Madison hated to read at one point. Which is quite hilarious considering she is quite the voracious reader now. I’m sure she would read the junk mail if I didn’t drop it in the recycling bin on the way out of the post office. This could have definitely gone the other way. I could have fed into her feelings of incompetence. She could lament it is the bane of her existence like she does now with math. She is quite adept at drama in case you didn’t know.
5 Ways To Get Your Kid To Hate Reading
- Force them to learn at a pace or in a way that doesn’t work for them. This especially true for Madison. I had purchased Teach Your Child to Read in 100 Easy Lessons. We were good to go in my opinion. It’s an easy premise. You do one short lesson per day. At the end of the book, the child is reading. Except she didn’t get it in one short lesson. It took going over the lesson two or three times before she got it. It became Teach Your Child to Read in 200 or 300 Easy Lessons. I was freaking out. A veteran homeschooling mom reminded me that each child is different. Who cares if it takes her 500 lessons? It’s what works for her.
- Not taking their developmental level into account. You know why it didn’t work in 100 easy lessons? She wasn’t developmentally ready. She had turned five in June then started school in August. You go to kindergarten when you’re five. That’s what is expected of children. Except some of them , especially young five year olds, aren’t ready. Had I taken the time to check her developmental level, I would have realized we needed to wait another year to start.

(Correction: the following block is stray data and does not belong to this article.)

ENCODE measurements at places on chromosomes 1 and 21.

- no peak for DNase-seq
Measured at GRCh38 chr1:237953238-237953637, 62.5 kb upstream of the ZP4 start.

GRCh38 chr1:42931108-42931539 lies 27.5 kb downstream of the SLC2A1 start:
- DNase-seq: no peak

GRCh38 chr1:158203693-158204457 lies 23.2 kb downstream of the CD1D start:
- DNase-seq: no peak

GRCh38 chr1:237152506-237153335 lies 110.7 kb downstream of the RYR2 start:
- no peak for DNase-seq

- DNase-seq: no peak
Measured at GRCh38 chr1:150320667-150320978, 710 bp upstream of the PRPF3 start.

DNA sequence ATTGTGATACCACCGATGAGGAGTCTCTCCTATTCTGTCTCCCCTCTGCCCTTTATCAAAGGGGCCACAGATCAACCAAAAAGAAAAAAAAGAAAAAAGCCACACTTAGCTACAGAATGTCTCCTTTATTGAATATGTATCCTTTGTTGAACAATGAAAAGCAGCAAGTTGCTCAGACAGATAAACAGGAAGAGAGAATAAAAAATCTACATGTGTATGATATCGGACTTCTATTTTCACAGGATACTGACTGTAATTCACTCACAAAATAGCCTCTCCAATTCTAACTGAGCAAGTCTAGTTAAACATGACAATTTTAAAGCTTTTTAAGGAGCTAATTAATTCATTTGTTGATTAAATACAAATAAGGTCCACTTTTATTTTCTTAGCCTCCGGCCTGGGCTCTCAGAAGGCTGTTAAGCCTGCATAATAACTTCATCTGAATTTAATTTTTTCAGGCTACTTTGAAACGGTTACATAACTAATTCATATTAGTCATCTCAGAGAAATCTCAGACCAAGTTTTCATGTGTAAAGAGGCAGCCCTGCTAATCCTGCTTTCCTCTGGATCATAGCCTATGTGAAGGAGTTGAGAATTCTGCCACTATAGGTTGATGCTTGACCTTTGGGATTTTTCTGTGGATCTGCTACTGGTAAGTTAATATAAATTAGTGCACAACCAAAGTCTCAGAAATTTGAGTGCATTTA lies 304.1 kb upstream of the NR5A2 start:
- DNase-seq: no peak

- Make them read above their level. Nothing will frustrate a child more than continuously struggling to pronounce words or comprehend what they are reading. You want the child to build confidence. You also want to stretch them a bit too. Both children have independent reading that is at their current level. The book they read a loud to me is one level below their current one. The family read a loud is one level above the oldest child’s level. Free reading is their choice.
- Asking them to narrate everything they read. Narration is crucial to check comprehension. Asking your child to narrate absolutely everything is absurd. Everyone will get frustrated quickly. Ask for narrations on different books each day. This will spread it out over the week. You get to check comprehension. They don’t get super frustrated.
- Don’t have reading materials out for their pleasure. I know what stories both children like to read. You bet those kinds of books are on our bookshelves or on our Kindles. When they have free time and it’s not screen time , they can read whatever their little hearts desire. Their hearts won’t desire to read though if the books they like aren’t readily available.
As you can see, it’s easy to grow a reader. It takes lots of patience and time. Don’t neglect audiobooks or read a louds. Those are fun family activities. Above all, take heart if your child doesn’t love it. Keep presenting it . As they become more confident , it will become a habit. If it doesn’t, that’s ok too. Encourage freely. Keep growing a strong reader by doing activities and offering books. It will serve them well in adulthood.